Maine has recorded it’s first H1N1 Influenza related death.The Maine Center for Disease Control in the Department of Health and Human Services reported on Tuesday that a York County man in his 50′s died from underlying conditions that were complicated by the H1N1 flu.According to Dr. Dora Anne Mills, director of the CDC, the man died last week and had been hospitalized for nearly three weeks before his death.His name and the date of his death are not being released to protect the privacy of the family.Since first being recognized in April H1N1 has spread to 168 countries and has resulted in more than 6,000 hospitalizations and 436 deaths in the United States alone.
According to an eyewitness on the scene in downtown Bangor, there was a standoff resulting in police taking a man into custody. The identity of the individual is not yet known, but he has been linked to the death of Holly Boutilier who was found murdered over the weekend.Middle St. and Columbia St. in downtown Bangor were closed during the standoff.WABI will bring you more details of this developing story as they become available.
A man from Houlton critically injured when he crashed his small plane in Hodgdon Saturday is getting better. 49-year-old Wesley Tidd is now in fair condition at Eastern Maine Medical Center in Bangor. Troopers say about 7:30 Saturday night, his single seat plane made an emergency landing in a hay field off Route 1. The plane flipped over once it hit the ground.Police say Tidd had taken off from the Houlton Airport and experienced engine trouble.Investigators from the National Transportation Safety Board are looking into the crash.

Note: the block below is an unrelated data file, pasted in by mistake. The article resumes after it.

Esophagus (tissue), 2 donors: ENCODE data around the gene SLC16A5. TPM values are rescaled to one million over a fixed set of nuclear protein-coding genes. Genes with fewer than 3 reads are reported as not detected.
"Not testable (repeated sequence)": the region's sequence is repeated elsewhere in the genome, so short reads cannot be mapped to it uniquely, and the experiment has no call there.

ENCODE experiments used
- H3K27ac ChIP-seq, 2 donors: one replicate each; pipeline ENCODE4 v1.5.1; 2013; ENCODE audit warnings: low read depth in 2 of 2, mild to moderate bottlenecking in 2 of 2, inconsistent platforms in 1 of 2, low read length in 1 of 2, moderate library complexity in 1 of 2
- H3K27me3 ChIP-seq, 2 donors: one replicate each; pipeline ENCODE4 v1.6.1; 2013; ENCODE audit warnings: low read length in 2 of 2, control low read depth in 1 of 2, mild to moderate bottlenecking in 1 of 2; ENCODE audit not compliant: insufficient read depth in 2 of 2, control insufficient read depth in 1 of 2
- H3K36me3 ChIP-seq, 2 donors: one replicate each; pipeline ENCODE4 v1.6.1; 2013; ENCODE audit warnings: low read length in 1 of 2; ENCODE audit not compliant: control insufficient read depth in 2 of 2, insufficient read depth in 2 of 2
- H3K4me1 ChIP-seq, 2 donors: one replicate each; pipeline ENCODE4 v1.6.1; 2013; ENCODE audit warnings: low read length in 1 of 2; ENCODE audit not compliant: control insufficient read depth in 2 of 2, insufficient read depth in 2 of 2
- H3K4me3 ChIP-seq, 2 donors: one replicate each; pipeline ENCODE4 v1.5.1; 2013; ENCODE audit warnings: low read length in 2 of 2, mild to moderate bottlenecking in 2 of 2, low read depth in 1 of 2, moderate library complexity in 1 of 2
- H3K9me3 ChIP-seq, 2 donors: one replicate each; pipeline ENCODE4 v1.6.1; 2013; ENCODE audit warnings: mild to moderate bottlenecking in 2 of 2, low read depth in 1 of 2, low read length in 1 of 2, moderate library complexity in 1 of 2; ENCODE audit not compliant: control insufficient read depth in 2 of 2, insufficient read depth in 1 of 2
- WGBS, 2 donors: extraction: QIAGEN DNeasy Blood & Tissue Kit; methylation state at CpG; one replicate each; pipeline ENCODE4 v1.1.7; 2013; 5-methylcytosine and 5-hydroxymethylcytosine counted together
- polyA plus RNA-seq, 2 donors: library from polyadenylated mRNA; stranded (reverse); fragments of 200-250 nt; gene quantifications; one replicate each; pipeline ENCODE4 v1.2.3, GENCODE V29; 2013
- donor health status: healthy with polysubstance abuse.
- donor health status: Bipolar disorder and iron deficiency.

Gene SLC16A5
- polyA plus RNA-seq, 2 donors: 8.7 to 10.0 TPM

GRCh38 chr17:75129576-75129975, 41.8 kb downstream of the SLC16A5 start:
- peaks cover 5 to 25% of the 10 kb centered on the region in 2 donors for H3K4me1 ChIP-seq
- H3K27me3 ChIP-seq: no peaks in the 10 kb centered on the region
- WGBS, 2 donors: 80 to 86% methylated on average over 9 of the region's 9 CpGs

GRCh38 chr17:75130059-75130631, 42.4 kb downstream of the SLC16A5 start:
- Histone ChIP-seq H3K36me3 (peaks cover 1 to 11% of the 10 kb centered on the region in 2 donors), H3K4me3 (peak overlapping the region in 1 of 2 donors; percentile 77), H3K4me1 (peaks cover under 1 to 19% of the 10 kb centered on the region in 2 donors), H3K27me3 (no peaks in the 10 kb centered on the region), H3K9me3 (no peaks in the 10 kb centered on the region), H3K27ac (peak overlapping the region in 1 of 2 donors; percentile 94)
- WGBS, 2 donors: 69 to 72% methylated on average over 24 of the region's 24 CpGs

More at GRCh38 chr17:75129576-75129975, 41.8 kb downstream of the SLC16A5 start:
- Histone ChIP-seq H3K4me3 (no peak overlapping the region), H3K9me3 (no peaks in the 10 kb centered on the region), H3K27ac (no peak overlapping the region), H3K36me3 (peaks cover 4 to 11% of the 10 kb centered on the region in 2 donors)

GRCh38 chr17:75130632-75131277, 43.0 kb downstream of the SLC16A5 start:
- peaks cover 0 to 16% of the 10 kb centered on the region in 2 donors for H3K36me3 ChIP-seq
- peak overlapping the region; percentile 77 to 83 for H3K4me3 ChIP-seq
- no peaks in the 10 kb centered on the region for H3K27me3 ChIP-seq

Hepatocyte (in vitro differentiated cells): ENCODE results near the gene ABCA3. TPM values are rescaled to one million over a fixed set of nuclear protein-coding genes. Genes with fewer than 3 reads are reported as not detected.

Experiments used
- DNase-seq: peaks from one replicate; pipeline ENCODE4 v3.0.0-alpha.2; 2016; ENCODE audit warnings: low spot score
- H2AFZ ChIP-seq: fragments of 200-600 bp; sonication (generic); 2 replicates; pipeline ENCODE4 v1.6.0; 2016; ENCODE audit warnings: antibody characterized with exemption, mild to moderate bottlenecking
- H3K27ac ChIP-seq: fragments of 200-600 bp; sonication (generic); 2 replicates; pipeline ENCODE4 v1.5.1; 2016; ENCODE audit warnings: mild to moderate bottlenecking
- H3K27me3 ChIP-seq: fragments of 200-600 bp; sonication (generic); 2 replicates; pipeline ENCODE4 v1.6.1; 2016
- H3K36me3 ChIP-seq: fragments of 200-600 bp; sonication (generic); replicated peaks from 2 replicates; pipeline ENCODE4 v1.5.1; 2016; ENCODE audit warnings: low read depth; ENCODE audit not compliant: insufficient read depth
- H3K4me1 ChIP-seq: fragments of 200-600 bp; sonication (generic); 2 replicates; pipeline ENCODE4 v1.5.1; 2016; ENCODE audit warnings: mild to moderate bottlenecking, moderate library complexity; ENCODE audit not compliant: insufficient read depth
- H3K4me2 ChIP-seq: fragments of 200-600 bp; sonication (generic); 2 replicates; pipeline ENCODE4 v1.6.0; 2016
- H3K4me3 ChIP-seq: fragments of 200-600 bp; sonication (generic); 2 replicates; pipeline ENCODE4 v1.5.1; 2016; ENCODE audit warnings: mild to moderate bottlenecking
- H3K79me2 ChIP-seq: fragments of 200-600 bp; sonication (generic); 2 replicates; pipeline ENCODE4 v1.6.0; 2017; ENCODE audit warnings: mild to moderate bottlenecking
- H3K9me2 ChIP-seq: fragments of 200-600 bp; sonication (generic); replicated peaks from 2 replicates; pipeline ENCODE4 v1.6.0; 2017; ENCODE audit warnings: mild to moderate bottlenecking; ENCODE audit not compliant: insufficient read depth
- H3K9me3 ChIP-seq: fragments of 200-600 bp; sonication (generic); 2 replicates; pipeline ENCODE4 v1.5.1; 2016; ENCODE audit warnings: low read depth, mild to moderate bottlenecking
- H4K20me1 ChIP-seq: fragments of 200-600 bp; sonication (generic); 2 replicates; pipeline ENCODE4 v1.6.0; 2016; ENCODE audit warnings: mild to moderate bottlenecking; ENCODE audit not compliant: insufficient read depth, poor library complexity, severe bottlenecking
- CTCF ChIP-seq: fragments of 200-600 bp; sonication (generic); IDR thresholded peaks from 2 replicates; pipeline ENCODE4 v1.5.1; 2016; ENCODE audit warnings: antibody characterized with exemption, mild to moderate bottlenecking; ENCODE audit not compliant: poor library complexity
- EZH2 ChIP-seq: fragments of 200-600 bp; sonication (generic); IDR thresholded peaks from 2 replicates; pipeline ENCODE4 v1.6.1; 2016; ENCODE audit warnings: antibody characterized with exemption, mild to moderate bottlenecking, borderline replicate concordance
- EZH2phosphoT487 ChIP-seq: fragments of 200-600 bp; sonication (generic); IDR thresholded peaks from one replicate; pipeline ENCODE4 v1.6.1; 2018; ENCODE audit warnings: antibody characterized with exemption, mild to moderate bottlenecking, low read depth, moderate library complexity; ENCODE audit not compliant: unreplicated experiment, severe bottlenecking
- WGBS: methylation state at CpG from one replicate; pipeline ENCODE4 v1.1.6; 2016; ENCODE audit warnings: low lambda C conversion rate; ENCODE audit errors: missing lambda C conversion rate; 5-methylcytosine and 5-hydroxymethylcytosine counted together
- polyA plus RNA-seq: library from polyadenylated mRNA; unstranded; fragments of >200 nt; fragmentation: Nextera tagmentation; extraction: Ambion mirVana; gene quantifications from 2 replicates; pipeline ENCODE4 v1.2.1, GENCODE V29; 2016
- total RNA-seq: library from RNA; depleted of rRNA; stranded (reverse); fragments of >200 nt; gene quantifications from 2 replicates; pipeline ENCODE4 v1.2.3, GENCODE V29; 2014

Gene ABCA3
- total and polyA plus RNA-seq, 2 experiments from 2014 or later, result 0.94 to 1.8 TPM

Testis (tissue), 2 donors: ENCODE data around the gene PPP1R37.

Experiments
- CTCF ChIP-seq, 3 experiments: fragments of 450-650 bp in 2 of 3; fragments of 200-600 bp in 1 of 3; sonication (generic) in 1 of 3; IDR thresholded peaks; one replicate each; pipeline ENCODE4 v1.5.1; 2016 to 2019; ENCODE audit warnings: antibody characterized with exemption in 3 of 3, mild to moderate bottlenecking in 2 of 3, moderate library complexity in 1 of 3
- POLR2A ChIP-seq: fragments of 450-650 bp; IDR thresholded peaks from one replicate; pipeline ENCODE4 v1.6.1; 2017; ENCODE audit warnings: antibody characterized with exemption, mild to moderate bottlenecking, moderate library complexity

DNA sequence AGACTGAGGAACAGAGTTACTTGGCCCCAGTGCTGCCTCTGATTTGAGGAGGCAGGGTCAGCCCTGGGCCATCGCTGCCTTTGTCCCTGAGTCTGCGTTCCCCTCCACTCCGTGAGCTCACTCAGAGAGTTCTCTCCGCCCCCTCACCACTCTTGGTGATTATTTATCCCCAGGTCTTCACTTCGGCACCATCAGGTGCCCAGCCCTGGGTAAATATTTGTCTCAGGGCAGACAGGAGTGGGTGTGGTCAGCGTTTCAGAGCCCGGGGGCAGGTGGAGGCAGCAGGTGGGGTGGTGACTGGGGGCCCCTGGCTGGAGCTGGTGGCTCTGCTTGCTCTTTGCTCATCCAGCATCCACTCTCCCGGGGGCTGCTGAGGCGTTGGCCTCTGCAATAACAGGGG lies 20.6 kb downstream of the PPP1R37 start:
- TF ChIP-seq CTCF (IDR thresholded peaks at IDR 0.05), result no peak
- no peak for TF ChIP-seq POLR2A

Robert Hunnewell’s wife knew he had served in the U.S. Navy during World War II. What she didn’t know was how many medals he had earned while doing so. “She started going through some of his stuff,” says Michelle Michaud, an assistant to Senator Susan Collins, “and found his discharge papers that had listed some medals he had earned during World War II and she had never seen them, didn’t know they existed.”Mrs. Hunnewell’s family contacted Senator Collin’s office to find out about the medals. Senator Collins, the daughter of a World War II veteran, took an interest in the Hunnewell’s plight. After looking into the matter, Senator Collins discovered he had earned more medals than originally thought.The Senator contacted the Department of the Navy and tuesday, more than 60 years later, Hunnewell was honored for his service to his country, which delighted Captain Will Fitzgerald, a fellow Navy man. “Certainly the Maine delegation has always been supportive of the military,” says Captain Fitzgerald, “and the fact that they were able to intervene and get replacement medals and have us come and present them today, I think says a lot about just the whole Maine climate and the value they put on veterans of all wars.” Hunnewell’s daughter, Essie Mae, looked on as her father received some long overdue recognition. “They should be recognized before they reach their elder years,” says Mae, “so I would urge our country to seek out those veterans and honor them now before it’s too late.”Among the guests in attendance were several current members of the military, just there to say thank you. “It’s important to honor our veterans,” says Captain Fitzgerald, “especially the world war II veterans because they truly are our greatest generation and what they did and the sacrifices they made allow me to do what I do today and I really appreciate that.”